It is possible to list a number of ‘under progress’ projects in connectivity, energy and so on. But there is very little that counts as success.
India’s foreign policy establishment has allowed itself to be played by the regime, between the carrots the latter dangles and FOLO, the fear of losing out (to China).
The truth is Myanmar is practically irrelevant to our Look East policy. Sea and air links are adequate, and easily expandable, to connect India to Southeast Asian markets.
Indian investors would rather invest in Bangladesh, Malaysia, Indonesia, Singapore and Vietnam than in Myanmar with its anti-Indian bias.
This is reflected in numbers: A mere 35,000 Indians visited Myanmar in 2015 (compared to 150,000 Chinese).
In the same year, Indians invested around $730 million, constituting a mere 1.4 per cent of the foreign direct investment in the country.
In comparison, Chinese investments of $18 billion constituted 34 per cent of the total FDI.
As far as cooperation in fighting insurgents goes, the Myanmarese are doing it because and only to the extent it is in their interests. Even here, Myanmar’s role is often overstated, papering over the rampant collusion between the tatmadaw and various armed groups operating along the India-Myanmar border.
Then there is the FOLO. We often hear of how ‘we can’t allow Myanmar to fall into China’s arms’, totally ignoring the fact that Myanmarese or Bamar nationalism exists.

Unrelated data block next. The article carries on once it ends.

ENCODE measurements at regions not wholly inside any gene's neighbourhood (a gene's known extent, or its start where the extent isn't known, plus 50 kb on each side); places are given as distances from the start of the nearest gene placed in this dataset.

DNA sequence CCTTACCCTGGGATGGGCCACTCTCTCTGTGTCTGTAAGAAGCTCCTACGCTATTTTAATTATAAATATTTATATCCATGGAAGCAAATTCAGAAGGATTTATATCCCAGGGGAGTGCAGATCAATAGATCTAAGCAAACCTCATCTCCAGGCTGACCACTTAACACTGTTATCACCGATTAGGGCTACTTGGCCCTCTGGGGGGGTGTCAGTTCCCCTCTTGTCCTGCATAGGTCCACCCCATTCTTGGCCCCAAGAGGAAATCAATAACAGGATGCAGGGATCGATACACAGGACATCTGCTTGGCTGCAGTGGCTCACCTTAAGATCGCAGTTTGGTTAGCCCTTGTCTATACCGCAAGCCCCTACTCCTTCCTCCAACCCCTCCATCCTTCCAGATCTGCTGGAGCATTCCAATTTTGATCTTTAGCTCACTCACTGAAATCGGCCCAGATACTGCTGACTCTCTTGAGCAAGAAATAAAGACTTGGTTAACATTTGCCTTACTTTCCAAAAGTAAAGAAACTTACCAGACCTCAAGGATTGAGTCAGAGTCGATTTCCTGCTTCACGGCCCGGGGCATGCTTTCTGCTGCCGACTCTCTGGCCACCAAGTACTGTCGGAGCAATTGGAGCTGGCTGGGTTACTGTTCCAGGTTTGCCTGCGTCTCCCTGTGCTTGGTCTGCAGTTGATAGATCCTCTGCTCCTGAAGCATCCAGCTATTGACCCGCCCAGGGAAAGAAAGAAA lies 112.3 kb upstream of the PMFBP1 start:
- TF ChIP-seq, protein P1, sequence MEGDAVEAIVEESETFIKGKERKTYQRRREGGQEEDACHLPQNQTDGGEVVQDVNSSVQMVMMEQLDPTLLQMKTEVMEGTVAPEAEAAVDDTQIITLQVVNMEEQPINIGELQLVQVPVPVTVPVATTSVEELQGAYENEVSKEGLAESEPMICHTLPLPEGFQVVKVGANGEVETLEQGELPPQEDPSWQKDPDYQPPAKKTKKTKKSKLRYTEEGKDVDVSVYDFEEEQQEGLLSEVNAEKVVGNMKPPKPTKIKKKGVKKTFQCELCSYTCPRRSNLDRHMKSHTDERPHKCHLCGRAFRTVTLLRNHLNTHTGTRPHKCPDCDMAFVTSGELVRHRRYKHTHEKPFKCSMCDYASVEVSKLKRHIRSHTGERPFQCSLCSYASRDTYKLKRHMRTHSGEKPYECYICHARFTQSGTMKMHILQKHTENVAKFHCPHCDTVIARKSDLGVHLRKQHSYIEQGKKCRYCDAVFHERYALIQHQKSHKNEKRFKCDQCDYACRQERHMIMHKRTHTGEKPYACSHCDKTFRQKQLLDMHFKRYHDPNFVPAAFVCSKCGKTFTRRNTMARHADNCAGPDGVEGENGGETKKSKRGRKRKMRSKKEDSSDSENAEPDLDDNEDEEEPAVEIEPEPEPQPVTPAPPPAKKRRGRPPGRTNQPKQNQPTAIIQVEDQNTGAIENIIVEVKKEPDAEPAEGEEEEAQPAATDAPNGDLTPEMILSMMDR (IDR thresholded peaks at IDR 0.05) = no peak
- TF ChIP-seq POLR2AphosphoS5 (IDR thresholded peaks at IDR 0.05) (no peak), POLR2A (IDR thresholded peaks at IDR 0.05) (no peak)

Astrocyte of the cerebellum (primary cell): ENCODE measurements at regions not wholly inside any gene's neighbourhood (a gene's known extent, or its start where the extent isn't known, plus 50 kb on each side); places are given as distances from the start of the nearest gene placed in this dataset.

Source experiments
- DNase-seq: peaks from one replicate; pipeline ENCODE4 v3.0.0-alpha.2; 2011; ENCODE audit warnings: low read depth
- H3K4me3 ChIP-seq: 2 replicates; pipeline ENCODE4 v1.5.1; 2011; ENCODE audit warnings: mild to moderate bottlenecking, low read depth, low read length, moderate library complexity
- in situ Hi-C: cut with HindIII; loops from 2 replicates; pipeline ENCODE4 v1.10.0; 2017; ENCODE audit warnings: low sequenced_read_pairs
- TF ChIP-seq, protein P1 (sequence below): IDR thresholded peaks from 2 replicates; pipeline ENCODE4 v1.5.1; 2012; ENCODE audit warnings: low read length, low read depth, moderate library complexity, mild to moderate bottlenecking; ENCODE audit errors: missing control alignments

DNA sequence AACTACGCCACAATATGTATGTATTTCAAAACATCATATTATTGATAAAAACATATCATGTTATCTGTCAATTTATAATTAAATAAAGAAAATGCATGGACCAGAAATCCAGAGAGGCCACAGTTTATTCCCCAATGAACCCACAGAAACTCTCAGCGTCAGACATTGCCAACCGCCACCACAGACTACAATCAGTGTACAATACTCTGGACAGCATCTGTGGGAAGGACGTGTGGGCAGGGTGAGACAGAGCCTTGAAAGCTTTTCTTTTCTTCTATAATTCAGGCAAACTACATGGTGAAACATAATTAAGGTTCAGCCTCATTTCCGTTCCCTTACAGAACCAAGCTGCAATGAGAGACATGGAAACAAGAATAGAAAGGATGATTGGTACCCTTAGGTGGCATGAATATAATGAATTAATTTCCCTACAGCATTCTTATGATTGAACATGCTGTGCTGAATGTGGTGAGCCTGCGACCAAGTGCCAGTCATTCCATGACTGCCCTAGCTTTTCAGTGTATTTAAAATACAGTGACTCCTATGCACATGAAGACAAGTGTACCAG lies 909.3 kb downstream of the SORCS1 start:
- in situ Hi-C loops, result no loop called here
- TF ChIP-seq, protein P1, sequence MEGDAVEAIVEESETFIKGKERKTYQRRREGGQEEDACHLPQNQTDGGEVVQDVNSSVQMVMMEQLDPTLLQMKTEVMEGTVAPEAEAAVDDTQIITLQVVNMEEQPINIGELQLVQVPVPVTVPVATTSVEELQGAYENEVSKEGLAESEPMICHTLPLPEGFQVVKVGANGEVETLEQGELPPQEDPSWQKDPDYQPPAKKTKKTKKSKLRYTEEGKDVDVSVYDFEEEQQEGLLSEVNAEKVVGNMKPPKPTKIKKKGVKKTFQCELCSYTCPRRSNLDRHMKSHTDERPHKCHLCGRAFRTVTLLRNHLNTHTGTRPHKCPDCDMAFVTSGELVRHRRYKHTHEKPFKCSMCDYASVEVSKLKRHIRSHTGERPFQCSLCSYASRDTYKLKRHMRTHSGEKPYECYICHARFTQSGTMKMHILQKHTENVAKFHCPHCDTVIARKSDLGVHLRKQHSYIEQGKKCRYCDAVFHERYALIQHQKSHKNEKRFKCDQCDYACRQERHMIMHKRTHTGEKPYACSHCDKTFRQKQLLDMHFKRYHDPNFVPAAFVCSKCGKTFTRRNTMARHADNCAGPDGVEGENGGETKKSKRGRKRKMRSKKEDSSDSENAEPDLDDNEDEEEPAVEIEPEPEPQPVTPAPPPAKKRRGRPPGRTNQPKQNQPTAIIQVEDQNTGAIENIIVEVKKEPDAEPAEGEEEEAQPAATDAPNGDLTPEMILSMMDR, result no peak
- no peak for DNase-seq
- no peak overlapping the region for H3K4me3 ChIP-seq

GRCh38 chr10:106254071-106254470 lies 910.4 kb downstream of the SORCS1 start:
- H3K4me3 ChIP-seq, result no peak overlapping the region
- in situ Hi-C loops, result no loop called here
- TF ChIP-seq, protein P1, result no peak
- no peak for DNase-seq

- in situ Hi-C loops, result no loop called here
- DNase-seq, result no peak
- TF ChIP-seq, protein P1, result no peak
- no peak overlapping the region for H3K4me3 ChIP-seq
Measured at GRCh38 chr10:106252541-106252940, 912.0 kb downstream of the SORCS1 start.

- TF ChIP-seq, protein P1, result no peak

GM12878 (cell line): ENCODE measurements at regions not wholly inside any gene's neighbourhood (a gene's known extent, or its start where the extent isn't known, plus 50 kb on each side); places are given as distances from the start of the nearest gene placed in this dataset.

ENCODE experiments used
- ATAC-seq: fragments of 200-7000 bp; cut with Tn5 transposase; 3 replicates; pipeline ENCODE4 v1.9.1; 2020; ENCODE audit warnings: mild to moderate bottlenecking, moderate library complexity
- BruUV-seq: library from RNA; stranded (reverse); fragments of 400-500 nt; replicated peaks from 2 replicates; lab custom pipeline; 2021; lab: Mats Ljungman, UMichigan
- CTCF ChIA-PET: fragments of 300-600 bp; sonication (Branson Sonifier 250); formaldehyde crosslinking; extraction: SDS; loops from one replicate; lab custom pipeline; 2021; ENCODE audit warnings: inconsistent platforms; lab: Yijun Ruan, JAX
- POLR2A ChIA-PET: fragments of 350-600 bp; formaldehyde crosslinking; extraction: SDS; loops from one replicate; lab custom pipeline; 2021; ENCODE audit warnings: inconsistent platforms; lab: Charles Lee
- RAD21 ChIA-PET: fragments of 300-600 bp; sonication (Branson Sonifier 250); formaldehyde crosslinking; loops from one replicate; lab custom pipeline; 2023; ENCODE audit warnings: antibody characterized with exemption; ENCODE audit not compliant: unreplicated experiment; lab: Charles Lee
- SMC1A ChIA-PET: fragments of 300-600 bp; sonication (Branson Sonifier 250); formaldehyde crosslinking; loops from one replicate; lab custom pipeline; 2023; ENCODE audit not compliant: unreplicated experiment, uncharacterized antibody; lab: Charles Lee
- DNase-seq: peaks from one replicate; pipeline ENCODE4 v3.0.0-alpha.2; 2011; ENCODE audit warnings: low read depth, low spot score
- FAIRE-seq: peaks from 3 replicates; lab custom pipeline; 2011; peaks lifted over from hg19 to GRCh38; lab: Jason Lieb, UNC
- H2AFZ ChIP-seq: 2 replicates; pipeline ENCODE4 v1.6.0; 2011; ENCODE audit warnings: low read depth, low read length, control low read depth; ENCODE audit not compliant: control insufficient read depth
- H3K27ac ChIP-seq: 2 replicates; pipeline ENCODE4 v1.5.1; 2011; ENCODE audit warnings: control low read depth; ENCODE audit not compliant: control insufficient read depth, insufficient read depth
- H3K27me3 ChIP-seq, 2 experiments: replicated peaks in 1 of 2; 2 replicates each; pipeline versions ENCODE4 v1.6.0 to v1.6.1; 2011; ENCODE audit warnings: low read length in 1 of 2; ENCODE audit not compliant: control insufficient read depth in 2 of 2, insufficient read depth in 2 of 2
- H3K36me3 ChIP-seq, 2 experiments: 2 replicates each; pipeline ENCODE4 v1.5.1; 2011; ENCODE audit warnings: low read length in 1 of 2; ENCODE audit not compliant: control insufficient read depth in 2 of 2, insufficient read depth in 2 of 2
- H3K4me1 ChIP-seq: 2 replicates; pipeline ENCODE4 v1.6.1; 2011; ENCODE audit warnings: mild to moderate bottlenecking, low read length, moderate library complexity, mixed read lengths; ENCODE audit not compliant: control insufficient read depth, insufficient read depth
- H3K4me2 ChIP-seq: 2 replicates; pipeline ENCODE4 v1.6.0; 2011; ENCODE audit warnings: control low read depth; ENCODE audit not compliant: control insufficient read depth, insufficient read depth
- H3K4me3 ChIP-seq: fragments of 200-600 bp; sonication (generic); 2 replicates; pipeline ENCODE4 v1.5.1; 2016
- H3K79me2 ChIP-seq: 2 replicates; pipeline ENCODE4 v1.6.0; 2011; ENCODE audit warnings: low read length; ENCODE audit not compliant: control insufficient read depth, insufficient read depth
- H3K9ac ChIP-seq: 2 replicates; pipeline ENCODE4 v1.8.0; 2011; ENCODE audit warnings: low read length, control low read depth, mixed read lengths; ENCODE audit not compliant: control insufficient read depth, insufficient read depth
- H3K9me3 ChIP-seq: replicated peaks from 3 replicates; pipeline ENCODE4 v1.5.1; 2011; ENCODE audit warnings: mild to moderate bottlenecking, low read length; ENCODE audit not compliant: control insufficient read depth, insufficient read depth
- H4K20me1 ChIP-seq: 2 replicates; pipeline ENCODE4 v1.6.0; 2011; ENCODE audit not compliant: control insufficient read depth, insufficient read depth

The elite in Myanmar have always feared being swallowed by India and China, and it’s not as if Chinese domination is somehow more acceptable to them today.
New Delhi should stop seeing the region from the perspective of its own geopolitical insecurities.
Current policy has gotten it wrong. It’s not that India must engage Myanmar to prevent that country from coming under Chinese dominance. It’s that Myanmar needs India to prevent itself from being dominated by China.
It is unnecessary to indulge the military-majoritarian regime to the extent India has been doing.
If Myanmar falls to China, let it. Sooner or later, the rulers of the country will have to call New Delhi.
The Rohingya crisis has raised tensions between Bangladesh and Myanmar. This could turn into a longer political confrontation — and possibly involve security forces of the two countries facing off each other.
It will be tempting for India to keep equidistant from the two countries: That would be a mistake.
Some contend that the Myanmarese being Buddhist are positively inclined toward India. History and experience suggests that there is little basis for such an assessment.
Indeed, despite its bipolar domestic politics where one party is pro-India and the other isn’t, Bangladesh is already far more important to India than Myanmar could ever be.
New Delhi should back Bangladesh over the Rohingya issue and rally international support for Dhaka’s efforts.
The Modi government must adopt a stricter approach towards Myanmar. Contrary to conventional wisdom, India can afford to.
Nitin Pai is co-founder and director of the Takshashila Institution, an independent think-tank and school of public policy.